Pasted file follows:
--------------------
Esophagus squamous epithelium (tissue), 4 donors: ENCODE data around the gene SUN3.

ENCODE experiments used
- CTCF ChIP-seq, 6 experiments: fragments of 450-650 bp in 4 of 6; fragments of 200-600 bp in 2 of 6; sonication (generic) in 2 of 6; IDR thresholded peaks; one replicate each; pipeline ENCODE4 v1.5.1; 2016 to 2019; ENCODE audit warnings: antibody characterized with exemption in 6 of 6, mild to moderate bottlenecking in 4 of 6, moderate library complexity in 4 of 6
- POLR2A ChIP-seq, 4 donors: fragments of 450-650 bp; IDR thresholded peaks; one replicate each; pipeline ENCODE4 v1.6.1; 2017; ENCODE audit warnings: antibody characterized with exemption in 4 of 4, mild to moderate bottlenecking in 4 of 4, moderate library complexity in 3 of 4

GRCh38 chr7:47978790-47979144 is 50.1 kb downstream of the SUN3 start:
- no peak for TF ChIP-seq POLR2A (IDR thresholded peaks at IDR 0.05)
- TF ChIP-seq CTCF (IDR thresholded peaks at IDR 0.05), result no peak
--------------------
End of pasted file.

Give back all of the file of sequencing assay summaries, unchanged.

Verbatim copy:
Esophagus squamous epithelium (tissue), 4 donors: ENCODE data around the gene SUN3.

ENCODE experiments used
- CTCF ChIP-seq, 6 experiments: fragments of 450-650 bp in 4 of 6; fragments of 200-600 bp in 2 of 6; sonication (generic) in 2 of 6; IDR thresholded peaks; one replicate each; pipeline ENCODE4 v1.5.1; 2016 to 2019; ENCODE audit warnings: antibody characterized with exemption in 6 of 6, mild to moderate bottlenecking in 4 of 6, moderate library complexity in 4 of 6
- POLR2A ChIP-seq, 4 donors: fragments of 450-650 bp; IDR thresholded peaks; one replicate each; pipeline ENCODE4 v1.6.1; 2017; ENCODE audit warnings: antibody characterized with exemption in 4 of 4, mild to moderate bottlenecking in 4 of 4, moderate library complexity in 3 of 4

GRCh38 chr7:47978790-47979144 is 50.1 kb downstream of the SUN3 start:
- no peak for TF ChIP-seq POLR2A (IDR thresholded peaks at IDR 0.05)
- TF ChIP-seq CTCF (IDR thresholded peaks at IDR 0.05), result no peak